Optical-internetworking competitors

Sept. 1, 1998

Optical-internetworking competitors


Two data-communications equipment manufacturers, Cisco Systems Inc. (San Jose, CA) and Ascend Communications Inc. (Westford, MA), recently announced new optical-internetworking strategies for positioning switches at the gateway to the optical layer. But if these two competitors have any misconceptions about simply dividing the carrier market between them, they may want to take a peek over their shoulders.

Competition for this healthy market lurks all around them, and telecommunications carriers won`t be lacking choices when making decisions about how best to adapt their networks. Such companies as Argon Networks Inc. (Littleton, MA), Netcore Systems Inc. (Wilmington, MA), Hughes Network Systems (Germantown, MD), and Avici Systems Inc. (Chelmsford, MA) are out to give Cisco and Ascend a run for their money.

With data traffic exploding as demand for the Internet increases, telecommunications carriers are faced with finding the most efficient and cost-effective way of transporting voice and data over longer distances. Armed with new marketing strategies that center on the direct connection of their switches to the optical layer, equipment vendors are competing for position before the eyes of potential customers.

The benefits of direct optical interface, says Chris Nicoll, senior research analyst at Current Analysis, a Virginia-based market research company, are fewer pieces of equipment, fewer points of failure, fewer management problems and, one hopes, lower costs.

Cisco introduced the 12000 Gigabit Switch Router and helped coin the term "optical internetworking" when it partnered with ciena Corp. (Linthicum, MD) to tout the advantages of using wavelength-division multiplexing (wdm) as the entryway to the optical layer (see Lightwave, June 1998, page 1). Ascend wasn`t far behind with its new GX 550 "Smart" Core Asynchronous Transfer Mode (atm) switch (see Lightwave, August 1998, page 1). Nearly everyone in the equipment market contacted by Lightwave agrees in concept with this strategy, although products and focus differ from vendor to vendor. As one marketing professional puts it, "It would be a lot easier to check on what company isn`t developing an optical internetworking strategy of some kind."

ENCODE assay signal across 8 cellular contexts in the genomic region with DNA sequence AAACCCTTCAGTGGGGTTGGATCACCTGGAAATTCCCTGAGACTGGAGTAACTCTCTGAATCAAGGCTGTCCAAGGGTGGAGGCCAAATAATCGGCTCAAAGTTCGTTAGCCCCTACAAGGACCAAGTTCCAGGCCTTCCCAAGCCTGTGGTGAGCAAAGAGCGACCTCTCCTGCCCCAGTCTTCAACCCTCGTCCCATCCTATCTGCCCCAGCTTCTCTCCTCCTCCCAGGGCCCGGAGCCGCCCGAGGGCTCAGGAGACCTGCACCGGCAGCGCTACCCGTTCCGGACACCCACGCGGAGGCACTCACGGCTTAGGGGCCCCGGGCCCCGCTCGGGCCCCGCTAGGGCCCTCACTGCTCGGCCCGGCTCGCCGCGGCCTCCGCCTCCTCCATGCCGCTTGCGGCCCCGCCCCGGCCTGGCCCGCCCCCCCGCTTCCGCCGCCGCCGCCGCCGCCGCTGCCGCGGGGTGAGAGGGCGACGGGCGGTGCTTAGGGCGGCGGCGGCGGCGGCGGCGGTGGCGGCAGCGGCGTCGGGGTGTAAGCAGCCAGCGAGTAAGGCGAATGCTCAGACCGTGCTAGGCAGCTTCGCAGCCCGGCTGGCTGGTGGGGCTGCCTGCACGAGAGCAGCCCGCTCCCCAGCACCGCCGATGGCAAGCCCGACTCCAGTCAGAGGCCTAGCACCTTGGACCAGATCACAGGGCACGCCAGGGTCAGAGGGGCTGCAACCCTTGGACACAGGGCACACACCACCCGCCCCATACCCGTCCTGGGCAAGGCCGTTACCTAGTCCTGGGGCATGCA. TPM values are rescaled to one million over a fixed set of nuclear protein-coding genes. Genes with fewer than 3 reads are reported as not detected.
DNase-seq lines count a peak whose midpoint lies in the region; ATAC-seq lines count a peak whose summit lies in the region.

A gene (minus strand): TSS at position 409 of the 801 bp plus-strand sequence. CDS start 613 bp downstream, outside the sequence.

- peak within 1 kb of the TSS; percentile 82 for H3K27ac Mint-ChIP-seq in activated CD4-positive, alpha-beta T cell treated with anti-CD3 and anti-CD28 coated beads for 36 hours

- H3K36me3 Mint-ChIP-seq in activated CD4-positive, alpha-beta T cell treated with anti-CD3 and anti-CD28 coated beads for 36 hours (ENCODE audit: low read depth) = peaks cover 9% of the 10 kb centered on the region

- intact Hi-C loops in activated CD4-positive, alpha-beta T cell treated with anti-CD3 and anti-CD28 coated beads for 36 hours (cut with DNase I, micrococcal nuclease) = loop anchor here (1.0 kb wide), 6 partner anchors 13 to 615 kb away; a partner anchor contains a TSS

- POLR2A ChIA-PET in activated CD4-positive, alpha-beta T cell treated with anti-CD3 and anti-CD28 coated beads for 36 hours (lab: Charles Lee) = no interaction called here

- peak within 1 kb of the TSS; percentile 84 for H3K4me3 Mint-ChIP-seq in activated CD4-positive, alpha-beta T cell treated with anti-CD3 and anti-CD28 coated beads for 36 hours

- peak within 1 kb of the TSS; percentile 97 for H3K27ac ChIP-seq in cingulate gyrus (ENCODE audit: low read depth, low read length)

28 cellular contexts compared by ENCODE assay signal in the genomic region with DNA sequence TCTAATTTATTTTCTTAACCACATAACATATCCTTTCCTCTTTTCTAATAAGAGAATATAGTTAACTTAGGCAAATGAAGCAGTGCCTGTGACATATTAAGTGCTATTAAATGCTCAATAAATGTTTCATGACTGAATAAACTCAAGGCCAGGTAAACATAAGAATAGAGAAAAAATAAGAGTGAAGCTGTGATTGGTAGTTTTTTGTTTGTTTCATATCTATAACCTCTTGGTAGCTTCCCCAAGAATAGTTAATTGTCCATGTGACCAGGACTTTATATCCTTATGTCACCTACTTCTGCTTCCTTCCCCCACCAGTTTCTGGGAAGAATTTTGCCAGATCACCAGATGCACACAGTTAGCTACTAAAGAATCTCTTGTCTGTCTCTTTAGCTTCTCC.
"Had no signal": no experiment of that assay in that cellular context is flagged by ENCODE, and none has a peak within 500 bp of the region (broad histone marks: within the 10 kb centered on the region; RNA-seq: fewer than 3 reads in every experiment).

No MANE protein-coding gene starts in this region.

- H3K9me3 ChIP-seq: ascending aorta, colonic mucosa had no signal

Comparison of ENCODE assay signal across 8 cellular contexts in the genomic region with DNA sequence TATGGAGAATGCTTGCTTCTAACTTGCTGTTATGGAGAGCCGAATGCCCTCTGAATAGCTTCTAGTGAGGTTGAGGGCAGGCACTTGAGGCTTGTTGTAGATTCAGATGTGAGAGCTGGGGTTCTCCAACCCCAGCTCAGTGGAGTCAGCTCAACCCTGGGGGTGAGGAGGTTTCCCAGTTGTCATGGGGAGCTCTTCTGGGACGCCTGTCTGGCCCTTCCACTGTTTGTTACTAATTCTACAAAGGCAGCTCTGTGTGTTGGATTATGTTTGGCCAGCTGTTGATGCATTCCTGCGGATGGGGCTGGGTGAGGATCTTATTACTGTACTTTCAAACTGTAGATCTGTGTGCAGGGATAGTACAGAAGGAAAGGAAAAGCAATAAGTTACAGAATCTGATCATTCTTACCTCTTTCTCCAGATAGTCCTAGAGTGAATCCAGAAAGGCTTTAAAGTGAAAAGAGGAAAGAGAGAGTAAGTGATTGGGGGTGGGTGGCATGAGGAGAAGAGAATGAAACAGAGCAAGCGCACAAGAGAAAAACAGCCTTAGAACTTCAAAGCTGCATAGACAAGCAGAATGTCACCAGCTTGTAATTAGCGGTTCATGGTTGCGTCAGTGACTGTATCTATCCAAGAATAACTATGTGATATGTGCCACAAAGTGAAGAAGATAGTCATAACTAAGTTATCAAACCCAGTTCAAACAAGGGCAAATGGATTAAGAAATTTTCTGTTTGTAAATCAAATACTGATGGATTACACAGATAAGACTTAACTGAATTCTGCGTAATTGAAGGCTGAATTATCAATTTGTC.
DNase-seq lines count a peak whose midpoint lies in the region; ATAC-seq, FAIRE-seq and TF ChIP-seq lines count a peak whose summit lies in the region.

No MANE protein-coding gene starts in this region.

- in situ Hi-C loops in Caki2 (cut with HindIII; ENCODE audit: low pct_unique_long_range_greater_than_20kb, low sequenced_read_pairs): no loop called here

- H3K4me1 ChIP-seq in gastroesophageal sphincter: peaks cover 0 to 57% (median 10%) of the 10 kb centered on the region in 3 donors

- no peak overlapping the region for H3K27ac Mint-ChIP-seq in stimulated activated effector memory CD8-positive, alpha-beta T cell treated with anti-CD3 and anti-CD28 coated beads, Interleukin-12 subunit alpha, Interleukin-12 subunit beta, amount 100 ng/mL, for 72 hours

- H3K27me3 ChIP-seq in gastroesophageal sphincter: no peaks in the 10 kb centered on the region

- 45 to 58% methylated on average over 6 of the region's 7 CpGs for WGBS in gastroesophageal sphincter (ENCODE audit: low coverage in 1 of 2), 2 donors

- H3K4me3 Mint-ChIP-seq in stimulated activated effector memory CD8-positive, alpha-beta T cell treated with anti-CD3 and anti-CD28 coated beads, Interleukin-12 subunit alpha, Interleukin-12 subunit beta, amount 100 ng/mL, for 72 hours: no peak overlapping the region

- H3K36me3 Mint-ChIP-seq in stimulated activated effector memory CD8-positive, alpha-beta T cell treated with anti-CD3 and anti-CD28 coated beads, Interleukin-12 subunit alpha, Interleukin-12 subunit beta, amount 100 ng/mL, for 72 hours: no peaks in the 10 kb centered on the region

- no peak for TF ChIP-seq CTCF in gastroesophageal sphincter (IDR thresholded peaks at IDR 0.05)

So it would seem. Argon, for one, has been working for some time in this direction and claims to have seen a trend emerging long before the Cisco announcement. But while the company`s marketing machine may not compete with the "big boys," its product will. The company introduced the GigaPacket Node, a hybrid platform that combines both atm switch and Internet Protocol (IP) router functions, with optical internetworking in mind.

"Our platform is unique when it comes to high-availability aspects on the network, which is absolutely necessary if you plan to eliminate traditional sonet characteristics from the system," says Chris Baldwin, vice president of marketing at Argon. "We`ve also introduced grooming characteristics and a channelized interface port on the access side, which will eliminate a lot of crossconnect equipment."

Baldwin visualizes a three-step process in any optical-internetworking strategy. The first step is to provide the high speeds of OC-48 (2.5 Gbits/sec) and above on the backbone side. The second step is ensuring an "up time," or availability aspect, comparable to that which sonet already provides to carriers. Lastly, the product must decrease the number of sonet components used on both the backbone and the access side of the interface. "Cisco and Ascend have concentrated their attention on the backbone side of the transport interface," says Baldwin. "They haven`t addressed the access side, particularly when it comes to grooming the data. That`s what sets Argon`s interface platform apart."

Avici has a similar strategy, but works in a different space. A staunch proponent of atm-over-ip technology, Avici enters the optical-internetworking market with its tsr ip switch router. "We`re just reversing the 10-year-old paradigm of carrying IP over atm," says Hank Zannini, vice president of business development at Avici. "Instead, we`re carrying atm on IP." Although Avici doesn`t manufacture atm switches, its product comes equipped with an atm multiservice access port that interfaces with existing atm switches for customers desiring an IP-centric network.